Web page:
Abstract Artificial light at night has a wide range of biological effects on both plants and animals. Here, we review mechanisms by which artificial light at night may restructure ecological communities by modifying the interactions between species. Such mechanisms may be top-down (predator, parasite or grazer controlled), bottom-up (resource-controlled) or involve non-trophic processes, such as pollination, seed dispersal or competition. We present results from an experiment investigating both top-down and bottom-up effects of artificial light at night on the population density of pea aphids Acyrthosiphon pisum in a diverse artificial grassland community in the presence and absence of predators and under low-level light of different spectral composition. We found no evidence for top-down control of A. pisum in this system, but did find evidence for bottom-up effects mediated through the impact of light on flower head density in a leguminous food plant. These results suggest that physiological effects of light on a plant species within a diverse plant community can have detectable demographic effects on a specialist herbivore.  
  Address Environment and Sustainability Institute, University of Exeter, Penryn TR10 9FE, UK; k.j.gaston@exeter.ac.uk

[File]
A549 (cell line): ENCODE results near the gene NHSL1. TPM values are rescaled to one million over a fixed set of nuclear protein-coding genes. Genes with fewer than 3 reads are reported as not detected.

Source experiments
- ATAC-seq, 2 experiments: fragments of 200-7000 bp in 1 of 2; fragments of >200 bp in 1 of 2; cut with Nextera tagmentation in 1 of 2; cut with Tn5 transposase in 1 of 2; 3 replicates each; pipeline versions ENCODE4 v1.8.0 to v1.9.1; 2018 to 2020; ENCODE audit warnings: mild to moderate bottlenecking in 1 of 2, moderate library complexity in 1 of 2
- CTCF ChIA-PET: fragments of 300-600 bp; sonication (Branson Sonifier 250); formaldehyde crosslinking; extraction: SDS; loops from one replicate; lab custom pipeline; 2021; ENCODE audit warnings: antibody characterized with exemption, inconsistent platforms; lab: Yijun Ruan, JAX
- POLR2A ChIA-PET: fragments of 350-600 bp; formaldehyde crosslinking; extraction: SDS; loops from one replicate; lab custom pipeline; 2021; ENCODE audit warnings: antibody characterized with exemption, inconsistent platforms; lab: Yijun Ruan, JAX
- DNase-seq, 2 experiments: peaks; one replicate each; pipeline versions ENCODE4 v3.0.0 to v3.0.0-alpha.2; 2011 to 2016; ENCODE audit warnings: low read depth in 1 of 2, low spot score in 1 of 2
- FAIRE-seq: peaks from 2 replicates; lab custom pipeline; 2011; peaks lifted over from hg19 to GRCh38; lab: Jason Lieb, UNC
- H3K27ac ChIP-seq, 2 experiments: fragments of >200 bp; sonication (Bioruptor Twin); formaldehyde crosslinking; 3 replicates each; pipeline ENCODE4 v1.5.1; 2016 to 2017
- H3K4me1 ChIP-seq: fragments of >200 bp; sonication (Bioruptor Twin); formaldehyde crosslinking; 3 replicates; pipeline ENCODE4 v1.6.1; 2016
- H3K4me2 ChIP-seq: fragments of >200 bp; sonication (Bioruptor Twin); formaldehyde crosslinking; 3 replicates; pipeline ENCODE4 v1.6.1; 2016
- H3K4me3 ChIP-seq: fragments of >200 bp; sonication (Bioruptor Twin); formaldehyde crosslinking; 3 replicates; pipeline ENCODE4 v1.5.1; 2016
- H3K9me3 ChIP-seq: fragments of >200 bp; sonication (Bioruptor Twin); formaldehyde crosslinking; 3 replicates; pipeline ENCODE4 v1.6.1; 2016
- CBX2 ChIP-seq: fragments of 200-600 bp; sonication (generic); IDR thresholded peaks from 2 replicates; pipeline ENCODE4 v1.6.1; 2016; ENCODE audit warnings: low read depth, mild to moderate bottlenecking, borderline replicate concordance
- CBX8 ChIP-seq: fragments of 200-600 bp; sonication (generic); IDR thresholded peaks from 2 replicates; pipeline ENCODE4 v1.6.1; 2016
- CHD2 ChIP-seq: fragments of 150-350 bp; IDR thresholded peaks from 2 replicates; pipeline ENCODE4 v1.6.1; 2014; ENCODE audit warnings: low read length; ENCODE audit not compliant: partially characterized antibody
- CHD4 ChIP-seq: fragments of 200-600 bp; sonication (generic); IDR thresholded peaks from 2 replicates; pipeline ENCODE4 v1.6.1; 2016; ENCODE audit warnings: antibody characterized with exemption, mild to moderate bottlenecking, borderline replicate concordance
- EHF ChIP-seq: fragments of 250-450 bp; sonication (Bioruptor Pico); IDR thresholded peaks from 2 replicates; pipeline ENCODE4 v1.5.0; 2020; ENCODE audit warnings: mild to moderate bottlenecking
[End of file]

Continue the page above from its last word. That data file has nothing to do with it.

Corporate Author Thesis  
  Publisher (up) Royal Society Place of Publication Editor  
  Language English Summary Language English Original Title  
  Series Editor Series Title The biological impacts of artificial light at night: from molecules to communities Abbreviated Series Title  
  Series Volume Series Issue Edition  
  ISSN ISBN Medium  
  Area Expedition Conference  
  Notes Approved no  
  Call Number IDA @ john @ Serial 1128  
Permanent link to this record
 

 
Author Rydin, C; Bolinder, K url  doi
openurl 
  Title Moonlight pollination in the gymnosperm Ephedra (Gnetales) Type Journal Article
  Year 2015 Publication Biology Letters Abbreviated Journal Biol. Lett.  
  Volume 11 Issue 4 Pages 20140993  
  Keywords Plants; anemophily; entomophily; lunar phases; nocturnal insects; lunar cycle; light at night; Ephedra; Ephedra distachya; pollination